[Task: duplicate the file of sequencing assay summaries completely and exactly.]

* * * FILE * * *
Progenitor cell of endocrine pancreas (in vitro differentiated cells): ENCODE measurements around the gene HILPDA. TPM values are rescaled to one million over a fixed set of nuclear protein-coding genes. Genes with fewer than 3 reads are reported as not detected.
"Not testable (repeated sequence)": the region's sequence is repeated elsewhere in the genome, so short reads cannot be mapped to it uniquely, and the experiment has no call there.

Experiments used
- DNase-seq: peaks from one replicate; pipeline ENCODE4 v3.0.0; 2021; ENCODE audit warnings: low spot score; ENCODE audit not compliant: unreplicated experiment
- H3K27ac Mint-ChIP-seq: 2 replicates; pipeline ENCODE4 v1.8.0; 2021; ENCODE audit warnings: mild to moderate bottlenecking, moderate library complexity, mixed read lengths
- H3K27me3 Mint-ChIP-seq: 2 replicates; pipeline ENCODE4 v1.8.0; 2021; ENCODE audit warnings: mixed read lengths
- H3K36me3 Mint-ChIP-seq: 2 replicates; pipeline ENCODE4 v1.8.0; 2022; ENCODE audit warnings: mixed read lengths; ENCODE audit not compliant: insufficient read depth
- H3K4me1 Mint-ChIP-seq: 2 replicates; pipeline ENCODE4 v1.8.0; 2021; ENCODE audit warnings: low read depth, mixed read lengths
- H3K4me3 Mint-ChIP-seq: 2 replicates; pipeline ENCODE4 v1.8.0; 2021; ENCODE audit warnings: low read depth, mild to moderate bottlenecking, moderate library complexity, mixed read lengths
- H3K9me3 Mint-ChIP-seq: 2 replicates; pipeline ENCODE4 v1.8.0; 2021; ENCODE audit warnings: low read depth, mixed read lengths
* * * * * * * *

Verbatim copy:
Progenitor cell of endocrine pancreas (in vitro differentiated cells): ENCODE measurements around the gene HILPDA. TPM values are rescaled to one million over a fixed set of nuclear protein-coding genes. Genes with fewer than 3 reads are reported as not detected.
"Not testable (repeated sequence)": the region's sequence is repeated elsewhere in the genome, so short reads cannot be mapped to it uniquely, and the experiment has no call there.

Experiments used
- DNase-seq: peaks from one replicate; pipeline ENCODE4 v3.0.0; 2021; ENCODE audit warnings: low spot score; ENCODE audit not compliant: unreplicated experiment
- H3K27ac Mint-ChIP-seq: 2 replicates; pipeline ENCODE4 v1.8.0; 2021; ENCODE audit warnings: mild to moderate bottlenecking, moderate library complexity, mixed read lengths
- H3K27me3 Mint-ChIP-seq: 2 replicates; pipeline ENCODE4 v1.8.0; 2021; ENCODE audit warnings: mixed read lengths
- H3K36me3 Mint-ChIP-seq: 2 replicates; pipeline ENCODE4 v1.8.0; 2022; ENCODE audit warnings: mixed read lengths; ENCODE audit not compliant: insufficient read depth
- H3K4me1 Mint-ChIP-seq: 2 replicates; pipeline ENCODE4 v1.8.0; 2021; ENCODE audit warnings: low read depth, mixed read lengths
- H3K4me3 Mint-ChIP-seq: 2 replicates; pipeline ENCODE4 v1.8.0; 2021; ENCODE audit warnings: low read depth, mild to moderate bottlenecking, moderate library complexity, mixed read lengths
- H3K9me3 Mint-ChIP-seq: 2 replicates; pipeline ENCODE4 v1.8.0; 2021; ENCODE audit warnings: low read depth, mixed read lengths